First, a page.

Here is something that should be acknowledged; we made national news. A swastika was painted on a dorm hall with the word “Trump.” Look, Time mentions us.
These kind of acts have increased since the election and they have been met with social outrage. I’ll come back to this. Continue reading “Just Make It Go Away”
Thanks to the texts I’m reading this semester—specifically Pynchon and Yeats—I’ve had to pay more attention to phallic imagery than ever before. I started to pick up on some of this imagery in Toni Morrison’s Jazz, but I also noticed another kind of imagery, one that I didn’t immediately have a word for. I began to wonder what the female equivalent was of “phallic.” I expressed this curiosity to Brianne and she beat me to the Google-search-bar, sending me a few different links to websites discussing this exact topic. It seems that the choices we’re given are either the word “yonic” or “yoni” which originates in Sanskrit, or the currently more common word “vulvic.” Continue reading “The Yonic and the Phallic”
Okay, I wanted to make a post before I started reading Jazz. It has taken slightly longer to write than I thought it would and most of that time was spent on making it coherent. I want to try and talk about “expectations” for Toni Morrison’s novel. I put the word “expectations” into scare quotes because I want to make it clear that I am referring to the definition, “A strong belief that something will happen or be the case” and not “A belief that someone will or should achieve something” (my italics). This post is going to be about some things that I think might happen in the book, not plot wise (by which I mean I’m not going to talk about the plot, but the ideas I’m going to present could still manifest in the plot), but more along the lines of the novel’s form and structure. It’s probably even more accurate to say that I’m not going to talk about thing that I believe are going to happen, but things that I’m going to pay specific attention to throughout my reading. I’ve never read the book before, so I’m drawing these “expectations” from the Morrison books we have read so far, some scholarly articles I’ve read for Dr. McCoy in the past, and my very limited understanding of Jazz Music. Continue reading ““Expectations” for Morrison’s Novel “Jazz””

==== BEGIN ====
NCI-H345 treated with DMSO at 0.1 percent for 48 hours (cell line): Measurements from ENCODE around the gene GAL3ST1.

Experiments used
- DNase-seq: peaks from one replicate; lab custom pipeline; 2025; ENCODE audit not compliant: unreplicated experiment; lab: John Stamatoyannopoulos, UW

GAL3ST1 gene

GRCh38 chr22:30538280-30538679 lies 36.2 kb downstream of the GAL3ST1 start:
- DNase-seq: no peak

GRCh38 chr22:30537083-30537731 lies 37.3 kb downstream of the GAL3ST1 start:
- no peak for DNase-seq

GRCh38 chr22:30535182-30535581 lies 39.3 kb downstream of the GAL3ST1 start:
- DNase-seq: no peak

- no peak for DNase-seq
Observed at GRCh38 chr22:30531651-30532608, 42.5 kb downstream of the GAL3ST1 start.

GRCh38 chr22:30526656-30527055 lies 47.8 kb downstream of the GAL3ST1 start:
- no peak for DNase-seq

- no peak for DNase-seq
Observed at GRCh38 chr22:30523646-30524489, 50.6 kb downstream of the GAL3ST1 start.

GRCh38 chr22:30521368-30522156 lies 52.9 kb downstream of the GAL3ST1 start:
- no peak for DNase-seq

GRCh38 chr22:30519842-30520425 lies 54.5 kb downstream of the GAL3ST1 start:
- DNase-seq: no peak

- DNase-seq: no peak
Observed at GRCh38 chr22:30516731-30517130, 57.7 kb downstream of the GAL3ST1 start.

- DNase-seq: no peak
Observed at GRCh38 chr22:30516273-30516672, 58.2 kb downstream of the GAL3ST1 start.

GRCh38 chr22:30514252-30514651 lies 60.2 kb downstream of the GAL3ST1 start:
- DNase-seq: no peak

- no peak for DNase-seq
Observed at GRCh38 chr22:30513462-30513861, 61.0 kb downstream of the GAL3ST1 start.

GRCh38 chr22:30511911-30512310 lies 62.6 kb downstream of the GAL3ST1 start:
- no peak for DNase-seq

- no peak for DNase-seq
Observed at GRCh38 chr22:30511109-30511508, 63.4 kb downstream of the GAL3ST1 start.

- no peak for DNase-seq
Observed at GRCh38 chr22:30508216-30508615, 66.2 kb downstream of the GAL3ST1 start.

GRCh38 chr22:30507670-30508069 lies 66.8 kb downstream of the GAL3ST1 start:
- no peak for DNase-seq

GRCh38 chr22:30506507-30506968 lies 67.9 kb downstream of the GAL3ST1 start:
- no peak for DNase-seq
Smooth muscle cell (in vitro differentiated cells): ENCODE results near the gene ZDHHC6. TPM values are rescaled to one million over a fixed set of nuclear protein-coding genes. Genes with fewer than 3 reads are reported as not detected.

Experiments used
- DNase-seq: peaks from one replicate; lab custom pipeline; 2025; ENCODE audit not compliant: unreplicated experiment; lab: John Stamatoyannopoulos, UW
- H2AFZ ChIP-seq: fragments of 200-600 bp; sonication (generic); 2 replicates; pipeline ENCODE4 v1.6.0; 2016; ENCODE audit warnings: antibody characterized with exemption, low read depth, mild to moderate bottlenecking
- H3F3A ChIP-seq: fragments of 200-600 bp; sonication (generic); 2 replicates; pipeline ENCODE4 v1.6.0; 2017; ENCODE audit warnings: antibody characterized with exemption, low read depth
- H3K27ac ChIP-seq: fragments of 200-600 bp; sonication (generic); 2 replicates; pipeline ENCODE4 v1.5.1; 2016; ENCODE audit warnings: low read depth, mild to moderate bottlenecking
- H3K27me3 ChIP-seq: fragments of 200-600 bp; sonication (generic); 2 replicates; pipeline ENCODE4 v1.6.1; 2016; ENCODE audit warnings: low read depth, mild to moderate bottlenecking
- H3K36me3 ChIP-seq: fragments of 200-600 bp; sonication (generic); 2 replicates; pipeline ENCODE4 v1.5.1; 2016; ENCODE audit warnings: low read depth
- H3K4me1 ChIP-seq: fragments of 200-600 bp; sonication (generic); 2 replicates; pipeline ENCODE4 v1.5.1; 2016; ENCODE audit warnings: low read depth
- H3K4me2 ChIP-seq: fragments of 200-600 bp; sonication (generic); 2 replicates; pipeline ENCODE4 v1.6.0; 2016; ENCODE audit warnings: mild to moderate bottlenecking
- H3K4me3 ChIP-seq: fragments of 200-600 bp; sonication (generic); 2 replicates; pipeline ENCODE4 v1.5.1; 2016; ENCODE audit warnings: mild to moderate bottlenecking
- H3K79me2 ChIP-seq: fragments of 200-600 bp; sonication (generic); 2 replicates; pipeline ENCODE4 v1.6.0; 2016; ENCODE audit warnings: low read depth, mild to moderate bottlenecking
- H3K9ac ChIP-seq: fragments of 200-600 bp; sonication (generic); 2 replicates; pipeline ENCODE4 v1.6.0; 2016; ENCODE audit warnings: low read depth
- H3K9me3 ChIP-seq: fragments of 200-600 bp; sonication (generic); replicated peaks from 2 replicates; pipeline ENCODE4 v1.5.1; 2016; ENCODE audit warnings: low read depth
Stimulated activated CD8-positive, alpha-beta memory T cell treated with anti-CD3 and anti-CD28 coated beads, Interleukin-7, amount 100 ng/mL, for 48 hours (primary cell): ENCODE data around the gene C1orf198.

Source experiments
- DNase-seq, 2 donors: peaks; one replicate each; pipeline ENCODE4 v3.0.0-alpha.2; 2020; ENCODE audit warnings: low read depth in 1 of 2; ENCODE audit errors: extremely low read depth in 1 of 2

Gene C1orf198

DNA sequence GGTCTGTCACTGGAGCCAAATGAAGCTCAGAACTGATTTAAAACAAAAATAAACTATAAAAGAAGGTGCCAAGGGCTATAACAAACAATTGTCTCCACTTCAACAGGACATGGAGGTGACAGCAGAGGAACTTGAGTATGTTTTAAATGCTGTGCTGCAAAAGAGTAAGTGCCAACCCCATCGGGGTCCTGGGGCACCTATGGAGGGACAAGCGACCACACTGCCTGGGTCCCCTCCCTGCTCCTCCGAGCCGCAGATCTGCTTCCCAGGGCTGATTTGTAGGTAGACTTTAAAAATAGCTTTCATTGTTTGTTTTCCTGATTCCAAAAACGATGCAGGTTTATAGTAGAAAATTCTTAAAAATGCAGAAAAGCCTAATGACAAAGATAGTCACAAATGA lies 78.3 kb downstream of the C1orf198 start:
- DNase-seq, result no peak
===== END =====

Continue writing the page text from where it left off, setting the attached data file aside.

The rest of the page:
Names in Toni Morrison’s A Mercy play an interesting role. We have already discussed in class and on the blog the name Patrician, the absence of a name for the Blacksmith, and the name Messalina/Lina. I’ve grown to enjoy finding etymologies for words, and if an author pays attention to names, as Morrison clearly does, then looking for meanings behind names can be equally fun, if not insightful.